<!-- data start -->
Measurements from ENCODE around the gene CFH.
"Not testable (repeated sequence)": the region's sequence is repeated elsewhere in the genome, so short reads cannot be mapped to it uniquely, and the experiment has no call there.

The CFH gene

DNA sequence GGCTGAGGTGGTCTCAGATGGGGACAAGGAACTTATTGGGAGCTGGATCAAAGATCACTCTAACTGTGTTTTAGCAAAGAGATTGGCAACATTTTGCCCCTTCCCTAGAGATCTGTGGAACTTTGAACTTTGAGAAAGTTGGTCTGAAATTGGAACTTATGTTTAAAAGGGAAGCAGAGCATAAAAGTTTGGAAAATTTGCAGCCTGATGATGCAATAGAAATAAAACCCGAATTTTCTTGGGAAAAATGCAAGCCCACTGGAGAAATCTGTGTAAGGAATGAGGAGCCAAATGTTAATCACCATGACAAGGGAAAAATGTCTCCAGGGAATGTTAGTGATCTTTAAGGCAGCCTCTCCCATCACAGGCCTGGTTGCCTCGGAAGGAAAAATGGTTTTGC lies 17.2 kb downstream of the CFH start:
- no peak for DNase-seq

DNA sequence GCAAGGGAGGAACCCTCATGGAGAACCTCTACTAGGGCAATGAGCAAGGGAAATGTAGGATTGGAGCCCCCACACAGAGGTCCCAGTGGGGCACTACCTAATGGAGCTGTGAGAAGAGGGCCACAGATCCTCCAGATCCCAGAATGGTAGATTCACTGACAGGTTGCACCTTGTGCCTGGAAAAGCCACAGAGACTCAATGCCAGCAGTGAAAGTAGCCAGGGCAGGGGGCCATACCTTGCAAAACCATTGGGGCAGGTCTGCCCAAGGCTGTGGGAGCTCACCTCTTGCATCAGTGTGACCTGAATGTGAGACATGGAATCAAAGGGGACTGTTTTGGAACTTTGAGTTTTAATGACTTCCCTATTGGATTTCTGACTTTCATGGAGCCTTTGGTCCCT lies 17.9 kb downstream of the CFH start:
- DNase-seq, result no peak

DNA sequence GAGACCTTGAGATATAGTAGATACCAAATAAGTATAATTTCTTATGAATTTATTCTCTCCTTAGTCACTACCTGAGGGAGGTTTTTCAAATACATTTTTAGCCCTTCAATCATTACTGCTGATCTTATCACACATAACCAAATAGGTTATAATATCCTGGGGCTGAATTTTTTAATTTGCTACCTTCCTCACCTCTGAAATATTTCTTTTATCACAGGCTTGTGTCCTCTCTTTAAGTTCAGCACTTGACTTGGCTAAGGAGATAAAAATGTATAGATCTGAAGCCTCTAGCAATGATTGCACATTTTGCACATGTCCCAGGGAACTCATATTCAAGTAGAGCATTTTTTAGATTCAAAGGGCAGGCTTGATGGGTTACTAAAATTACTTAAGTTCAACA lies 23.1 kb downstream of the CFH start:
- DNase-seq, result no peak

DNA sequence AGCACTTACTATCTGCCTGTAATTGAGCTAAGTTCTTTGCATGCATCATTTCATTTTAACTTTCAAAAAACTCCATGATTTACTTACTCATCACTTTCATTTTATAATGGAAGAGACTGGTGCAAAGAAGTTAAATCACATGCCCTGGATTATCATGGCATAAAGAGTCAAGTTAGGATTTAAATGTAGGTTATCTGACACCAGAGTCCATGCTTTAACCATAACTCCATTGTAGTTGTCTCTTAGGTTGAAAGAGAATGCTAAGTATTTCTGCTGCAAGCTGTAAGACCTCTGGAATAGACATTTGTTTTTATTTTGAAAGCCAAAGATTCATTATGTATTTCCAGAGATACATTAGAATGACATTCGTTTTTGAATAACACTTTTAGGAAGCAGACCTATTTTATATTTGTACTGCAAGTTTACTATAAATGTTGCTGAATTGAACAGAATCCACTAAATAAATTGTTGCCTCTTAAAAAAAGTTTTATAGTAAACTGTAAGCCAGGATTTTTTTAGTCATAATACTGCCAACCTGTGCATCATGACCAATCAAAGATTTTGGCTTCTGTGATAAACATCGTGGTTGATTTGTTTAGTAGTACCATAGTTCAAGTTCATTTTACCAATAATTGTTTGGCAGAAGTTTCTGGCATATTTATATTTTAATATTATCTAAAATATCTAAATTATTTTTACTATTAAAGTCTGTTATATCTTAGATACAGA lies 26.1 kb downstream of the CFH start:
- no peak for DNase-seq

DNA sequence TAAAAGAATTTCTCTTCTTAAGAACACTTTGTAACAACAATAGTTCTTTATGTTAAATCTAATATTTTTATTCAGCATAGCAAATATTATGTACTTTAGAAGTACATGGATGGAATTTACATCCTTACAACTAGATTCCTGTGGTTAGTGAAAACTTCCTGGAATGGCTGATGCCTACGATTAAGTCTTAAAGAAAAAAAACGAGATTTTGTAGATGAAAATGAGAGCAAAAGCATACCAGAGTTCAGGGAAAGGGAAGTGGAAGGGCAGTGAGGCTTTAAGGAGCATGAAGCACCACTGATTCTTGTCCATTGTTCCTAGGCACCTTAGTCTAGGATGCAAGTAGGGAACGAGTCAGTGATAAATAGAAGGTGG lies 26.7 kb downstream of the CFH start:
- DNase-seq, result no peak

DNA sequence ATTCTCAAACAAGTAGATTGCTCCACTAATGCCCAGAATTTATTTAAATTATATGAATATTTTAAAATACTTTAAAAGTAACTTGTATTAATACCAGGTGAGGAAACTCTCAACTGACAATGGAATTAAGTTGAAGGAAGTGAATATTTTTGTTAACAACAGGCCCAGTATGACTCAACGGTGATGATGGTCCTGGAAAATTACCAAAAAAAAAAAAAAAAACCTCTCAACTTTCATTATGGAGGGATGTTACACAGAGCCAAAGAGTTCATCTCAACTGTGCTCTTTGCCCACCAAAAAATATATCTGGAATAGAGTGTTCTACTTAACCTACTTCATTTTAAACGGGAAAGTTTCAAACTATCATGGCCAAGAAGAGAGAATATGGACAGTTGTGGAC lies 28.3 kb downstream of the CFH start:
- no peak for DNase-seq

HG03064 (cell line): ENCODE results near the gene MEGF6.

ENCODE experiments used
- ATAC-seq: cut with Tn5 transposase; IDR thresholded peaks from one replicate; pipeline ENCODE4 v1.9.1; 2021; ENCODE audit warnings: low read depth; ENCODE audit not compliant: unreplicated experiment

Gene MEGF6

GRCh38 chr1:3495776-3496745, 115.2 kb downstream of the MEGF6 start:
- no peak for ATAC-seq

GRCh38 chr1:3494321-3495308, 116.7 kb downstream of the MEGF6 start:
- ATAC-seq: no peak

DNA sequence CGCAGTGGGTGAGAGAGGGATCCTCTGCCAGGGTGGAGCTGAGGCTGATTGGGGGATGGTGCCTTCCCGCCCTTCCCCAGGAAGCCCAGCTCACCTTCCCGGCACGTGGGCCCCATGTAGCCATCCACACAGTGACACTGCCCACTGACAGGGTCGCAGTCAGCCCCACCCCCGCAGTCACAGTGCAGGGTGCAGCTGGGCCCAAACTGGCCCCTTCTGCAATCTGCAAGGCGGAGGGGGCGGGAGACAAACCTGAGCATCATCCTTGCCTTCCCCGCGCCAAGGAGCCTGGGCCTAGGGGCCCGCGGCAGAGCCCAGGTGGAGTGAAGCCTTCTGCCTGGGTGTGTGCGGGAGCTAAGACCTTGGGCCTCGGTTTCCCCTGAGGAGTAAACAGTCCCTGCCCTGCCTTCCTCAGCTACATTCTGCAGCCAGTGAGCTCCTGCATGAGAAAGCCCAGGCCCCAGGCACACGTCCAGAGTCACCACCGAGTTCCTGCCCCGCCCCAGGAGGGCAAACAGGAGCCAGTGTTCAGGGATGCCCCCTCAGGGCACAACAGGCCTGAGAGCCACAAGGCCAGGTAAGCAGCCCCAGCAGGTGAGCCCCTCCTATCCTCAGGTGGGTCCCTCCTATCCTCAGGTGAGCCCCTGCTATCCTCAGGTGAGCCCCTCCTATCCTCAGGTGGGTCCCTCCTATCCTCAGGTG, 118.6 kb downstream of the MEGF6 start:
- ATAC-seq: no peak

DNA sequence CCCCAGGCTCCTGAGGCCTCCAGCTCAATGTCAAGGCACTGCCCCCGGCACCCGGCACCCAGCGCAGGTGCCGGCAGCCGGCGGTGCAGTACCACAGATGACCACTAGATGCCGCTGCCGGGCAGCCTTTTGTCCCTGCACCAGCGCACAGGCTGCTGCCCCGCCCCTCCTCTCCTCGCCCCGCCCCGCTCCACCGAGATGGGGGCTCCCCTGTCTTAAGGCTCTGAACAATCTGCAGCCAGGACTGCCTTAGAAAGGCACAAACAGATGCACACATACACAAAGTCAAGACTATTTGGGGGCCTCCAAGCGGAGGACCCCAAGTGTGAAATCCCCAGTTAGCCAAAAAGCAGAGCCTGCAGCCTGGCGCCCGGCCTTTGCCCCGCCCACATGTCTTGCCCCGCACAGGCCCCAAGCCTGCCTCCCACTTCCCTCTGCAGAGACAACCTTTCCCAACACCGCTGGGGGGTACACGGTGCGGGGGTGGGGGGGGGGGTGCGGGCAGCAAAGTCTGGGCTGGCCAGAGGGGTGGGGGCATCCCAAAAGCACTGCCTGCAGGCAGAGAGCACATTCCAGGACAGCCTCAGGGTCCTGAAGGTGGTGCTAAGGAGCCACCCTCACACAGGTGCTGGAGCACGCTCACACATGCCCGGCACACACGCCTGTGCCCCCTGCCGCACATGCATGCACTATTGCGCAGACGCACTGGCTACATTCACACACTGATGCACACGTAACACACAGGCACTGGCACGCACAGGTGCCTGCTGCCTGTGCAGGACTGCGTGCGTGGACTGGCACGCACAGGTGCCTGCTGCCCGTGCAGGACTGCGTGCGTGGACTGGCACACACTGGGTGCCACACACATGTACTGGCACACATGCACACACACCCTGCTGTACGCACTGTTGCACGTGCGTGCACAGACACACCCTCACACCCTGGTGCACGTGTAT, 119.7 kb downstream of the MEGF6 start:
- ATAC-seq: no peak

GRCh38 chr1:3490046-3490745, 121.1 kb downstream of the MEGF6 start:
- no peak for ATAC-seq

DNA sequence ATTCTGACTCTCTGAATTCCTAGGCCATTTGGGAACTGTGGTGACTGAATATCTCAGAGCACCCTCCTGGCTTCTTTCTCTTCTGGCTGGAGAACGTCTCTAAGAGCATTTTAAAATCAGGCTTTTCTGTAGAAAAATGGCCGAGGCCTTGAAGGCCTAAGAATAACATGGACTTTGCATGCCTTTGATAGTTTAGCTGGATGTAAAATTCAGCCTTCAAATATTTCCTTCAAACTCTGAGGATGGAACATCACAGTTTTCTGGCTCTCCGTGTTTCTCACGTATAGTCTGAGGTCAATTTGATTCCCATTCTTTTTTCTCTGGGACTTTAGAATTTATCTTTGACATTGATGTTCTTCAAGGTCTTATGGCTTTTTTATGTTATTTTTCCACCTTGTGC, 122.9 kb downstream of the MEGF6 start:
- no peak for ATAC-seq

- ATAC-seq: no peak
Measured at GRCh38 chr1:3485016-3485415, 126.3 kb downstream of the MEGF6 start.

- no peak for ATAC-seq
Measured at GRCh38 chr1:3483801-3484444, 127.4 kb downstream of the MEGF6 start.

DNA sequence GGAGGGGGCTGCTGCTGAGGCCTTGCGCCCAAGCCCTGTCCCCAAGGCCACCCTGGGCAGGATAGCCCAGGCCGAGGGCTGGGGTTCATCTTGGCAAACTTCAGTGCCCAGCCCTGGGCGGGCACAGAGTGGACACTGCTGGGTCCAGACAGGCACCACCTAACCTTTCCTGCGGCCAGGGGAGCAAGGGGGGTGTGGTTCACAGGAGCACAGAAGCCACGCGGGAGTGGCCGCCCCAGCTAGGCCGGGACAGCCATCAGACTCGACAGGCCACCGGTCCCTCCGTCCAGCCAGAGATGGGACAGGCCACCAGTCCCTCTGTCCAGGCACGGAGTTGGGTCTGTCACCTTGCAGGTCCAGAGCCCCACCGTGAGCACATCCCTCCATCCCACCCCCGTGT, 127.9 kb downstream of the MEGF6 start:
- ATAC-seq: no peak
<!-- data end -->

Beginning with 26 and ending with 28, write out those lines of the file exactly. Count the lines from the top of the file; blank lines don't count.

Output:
DNA sequence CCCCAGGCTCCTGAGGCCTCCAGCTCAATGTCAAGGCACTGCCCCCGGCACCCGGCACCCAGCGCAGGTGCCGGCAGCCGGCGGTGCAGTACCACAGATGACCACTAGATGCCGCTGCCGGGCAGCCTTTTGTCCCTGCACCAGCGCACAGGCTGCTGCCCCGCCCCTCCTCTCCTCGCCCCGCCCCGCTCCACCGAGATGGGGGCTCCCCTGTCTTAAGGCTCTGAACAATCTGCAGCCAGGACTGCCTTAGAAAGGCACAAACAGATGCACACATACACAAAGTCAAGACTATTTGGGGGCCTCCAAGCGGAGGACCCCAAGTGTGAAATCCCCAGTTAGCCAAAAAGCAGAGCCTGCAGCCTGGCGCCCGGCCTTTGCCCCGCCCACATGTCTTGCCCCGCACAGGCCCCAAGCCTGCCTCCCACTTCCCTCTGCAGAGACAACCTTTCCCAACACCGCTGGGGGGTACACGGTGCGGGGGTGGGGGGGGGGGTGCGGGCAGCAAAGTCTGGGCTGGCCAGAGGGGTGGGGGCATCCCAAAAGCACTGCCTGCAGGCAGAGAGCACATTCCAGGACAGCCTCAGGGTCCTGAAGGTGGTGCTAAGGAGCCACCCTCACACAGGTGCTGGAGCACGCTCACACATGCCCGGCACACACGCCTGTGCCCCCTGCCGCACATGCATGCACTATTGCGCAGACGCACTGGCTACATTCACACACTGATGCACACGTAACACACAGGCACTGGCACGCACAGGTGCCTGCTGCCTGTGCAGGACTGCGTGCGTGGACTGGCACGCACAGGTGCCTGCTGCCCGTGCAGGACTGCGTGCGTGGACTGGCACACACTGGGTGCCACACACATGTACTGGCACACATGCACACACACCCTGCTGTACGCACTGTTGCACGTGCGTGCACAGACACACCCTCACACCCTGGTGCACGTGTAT, 119.7 kb downstream of the MEGF6 start:
- ATAC-seq: no peak

GRCh38 chr1:3490046-3490745, 121.1 kb downstream of the MEGF6 start: